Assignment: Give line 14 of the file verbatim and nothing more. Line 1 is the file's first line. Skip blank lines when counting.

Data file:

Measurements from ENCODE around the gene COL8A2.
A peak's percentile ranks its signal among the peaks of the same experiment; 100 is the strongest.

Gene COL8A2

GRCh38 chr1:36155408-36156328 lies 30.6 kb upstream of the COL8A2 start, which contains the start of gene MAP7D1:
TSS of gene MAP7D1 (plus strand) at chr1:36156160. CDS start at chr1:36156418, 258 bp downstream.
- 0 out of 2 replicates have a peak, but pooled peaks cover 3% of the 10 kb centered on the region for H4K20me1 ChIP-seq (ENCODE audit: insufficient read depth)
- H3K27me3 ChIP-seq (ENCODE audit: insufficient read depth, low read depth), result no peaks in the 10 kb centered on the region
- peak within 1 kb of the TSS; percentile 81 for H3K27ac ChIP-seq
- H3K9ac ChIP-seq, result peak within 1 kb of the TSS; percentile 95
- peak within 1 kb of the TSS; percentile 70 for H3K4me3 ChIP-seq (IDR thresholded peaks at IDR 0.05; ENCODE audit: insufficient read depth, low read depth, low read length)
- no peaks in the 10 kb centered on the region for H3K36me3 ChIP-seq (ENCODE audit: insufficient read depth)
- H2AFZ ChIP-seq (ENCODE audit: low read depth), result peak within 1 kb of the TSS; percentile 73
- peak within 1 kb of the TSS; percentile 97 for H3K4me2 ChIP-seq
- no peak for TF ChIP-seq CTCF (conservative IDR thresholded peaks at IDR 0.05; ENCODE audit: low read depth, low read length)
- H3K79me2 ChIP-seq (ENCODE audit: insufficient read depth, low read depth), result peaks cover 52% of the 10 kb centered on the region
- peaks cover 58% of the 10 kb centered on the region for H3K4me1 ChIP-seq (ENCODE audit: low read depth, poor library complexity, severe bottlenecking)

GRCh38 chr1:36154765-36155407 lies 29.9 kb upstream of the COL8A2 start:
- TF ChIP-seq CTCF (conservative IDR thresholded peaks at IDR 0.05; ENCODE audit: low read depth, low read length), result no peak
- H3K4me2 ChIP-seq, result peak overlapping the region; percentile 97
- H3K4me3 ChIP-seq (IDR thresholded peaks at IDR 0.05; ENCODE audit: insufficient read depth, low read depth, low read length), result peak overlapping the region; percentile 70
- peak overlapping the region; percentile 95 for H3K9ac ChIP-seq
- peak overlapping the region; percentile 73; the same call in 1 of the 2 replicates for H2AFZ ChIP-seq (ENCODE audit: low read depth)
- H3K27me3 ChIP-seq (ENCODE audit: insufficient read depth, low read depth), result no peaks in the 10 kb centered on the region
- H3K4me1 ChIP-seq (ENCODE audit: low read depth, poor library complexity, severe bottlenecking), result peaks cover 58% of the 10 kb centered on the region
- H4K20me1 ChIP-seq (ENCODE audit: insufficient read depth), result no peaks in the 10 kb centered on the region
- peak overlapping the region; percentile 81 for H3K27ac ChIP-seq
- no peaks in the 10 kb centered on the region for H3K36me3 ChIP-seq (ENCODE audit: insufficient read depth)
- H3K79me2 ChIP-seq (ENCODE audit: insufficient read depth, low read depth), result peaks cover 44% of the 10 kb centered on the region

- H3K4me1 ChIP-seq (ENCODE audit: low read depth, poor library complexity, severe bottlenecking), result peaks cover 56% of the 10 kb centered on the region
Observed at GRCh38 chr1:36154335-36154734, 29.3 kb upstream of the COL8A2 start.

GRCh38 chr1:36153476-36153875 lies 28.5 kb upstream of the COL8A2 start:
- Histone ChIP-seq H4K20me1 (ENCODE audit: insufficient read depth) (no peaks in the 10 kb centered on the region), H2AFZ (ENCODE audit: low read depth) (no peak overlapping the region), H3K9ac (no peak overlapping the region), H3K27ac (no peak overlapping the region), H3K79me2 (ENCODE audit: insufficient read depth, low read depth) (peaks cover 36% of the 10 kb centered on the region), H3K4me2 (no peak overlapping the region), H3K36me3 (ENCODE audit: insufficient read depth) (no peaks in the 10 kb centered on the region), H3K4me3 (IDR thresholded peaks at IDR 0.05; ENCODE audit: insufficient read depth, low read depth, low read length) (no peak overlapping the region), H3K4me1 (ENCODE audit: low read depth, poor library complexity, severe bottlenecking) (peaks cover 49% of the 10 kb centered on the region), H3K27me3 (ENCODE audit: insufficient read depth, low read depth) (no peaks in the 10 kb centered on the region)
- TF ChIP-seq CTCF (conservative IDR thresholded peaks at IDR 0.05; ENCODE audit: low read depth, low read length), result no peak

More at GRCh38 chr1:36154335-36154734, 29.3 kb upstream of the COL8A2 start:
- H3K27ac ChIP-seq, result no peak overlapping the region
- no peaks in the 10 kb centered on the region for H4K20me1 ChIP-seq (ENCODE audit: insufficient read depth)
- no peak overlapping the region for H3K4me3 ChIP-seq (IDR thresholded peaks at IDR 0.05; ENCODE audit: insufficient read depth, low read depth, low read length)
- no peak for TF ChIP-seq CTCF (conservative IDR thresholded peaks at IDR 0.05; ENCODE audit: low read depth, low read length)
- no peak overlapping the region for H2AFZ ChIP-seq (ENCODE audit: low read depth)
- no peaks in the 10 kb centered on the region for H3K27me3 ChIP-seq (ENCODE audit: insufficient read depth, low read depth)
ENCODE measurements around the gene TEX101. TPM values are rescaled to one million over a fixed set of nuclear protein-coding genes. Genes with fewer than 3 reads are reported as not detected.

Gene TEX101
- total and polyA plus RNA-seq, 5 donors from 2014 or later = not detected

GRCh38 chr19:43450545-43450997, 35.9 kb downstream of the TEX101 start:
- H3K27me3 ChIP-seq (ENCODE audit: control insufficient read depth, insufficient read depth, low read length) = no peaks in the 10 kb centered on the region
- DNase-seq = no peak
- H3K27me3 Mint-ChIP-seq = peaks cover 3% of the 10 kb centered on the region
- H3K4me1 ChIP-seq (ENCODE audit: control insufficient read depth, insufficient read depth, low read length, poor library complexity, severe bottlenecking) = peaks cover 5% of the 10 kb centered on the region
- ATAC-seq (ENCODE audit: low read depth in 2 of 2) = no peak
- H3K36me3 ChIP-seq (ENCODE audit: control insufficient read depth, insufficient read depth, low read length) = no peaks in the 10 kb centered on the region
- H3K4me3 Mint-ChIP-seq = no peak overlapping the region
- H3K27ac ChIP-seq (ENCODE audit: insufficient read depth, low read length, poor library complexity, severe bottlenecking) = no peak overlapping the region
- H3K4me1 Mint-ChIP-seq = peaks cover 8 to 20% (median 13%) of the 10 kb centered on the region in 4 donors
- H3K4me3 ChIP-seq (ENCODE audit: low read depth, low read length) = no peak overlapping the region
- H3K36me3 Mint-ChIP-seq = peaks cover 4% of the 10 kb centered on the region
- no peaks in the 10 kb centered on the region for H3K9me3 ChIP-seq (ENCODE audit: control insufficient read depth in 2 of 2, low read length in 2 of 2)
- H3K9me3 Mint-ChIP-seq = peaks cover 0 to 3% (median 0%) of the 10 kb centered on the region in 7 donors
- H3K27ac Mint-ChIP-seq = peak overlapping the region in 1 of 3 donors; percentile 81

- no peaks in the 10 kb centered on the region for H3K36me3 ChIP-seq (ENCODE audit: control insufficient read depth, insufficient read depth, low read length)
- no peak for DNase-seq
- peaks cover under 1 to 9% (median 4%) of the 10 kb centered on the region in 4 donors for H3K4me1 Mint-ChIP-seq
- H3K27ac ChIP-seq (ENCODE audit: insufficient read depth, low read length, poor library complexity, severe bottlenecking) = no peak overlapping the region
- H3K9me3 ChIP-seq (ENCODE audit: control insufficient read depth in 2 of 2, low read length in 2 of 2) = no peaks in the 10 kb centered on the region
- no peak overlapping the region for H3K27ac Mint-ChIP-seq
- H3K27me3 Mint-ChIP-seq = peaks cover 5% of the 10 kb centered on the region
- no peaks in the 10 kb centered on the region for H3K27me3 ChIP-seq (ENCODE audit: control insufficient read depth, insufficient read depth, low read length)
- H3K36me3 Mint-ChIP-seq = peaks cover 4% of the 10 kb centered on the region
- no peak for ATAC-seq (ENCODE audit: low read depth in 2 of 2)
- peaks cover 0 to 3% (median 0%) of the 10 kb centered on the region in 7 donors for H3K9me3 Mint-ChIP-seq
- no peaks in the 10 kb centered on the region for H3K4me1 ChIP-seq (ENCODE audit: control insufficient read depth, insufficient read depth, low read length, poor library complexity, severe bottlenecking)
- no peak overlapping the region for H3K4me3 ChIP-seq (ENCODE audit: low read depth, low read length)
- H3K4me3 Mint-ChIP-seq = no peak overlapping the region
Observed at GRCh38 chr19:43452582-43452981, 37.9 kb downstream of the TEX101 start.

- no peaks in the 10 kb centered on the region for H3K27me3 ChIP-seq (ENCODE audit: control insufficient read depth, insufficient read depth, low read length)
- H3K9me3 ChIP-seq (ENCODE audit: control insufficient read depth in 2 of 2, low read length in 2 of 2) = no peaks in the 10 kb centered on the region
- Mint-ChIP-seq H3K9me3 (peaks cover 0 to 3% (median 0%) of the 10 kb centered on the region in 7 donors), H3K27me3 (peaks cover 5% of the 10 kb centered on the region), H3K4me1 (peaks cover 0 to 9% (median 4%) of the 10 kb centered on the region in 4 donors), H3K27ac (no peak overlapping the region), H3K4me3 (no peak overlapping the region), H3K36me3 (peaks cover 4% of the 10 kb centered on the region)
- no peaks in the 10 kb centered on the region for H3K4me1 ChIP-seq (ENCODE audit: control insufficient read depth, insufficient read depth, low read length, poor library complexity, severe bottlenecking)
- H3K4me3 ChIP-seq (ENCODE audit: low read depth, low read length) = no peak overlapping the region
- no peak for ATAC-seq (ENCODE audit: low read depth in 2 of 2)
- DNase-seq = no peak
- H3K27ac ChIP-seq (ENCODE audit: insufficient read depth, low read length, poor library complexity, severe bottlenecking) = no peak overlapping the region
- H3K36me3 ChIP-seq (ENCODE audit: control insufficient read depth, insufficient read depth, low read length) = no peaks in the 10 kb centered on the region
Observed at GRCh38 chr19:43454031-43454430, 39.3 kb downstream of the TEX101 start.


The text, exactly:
- no peak for TF ChIP-seq CTCF (conservative IDR thresholded peaks at IDR 0.05; ENCODE audit: low read depth, low read length)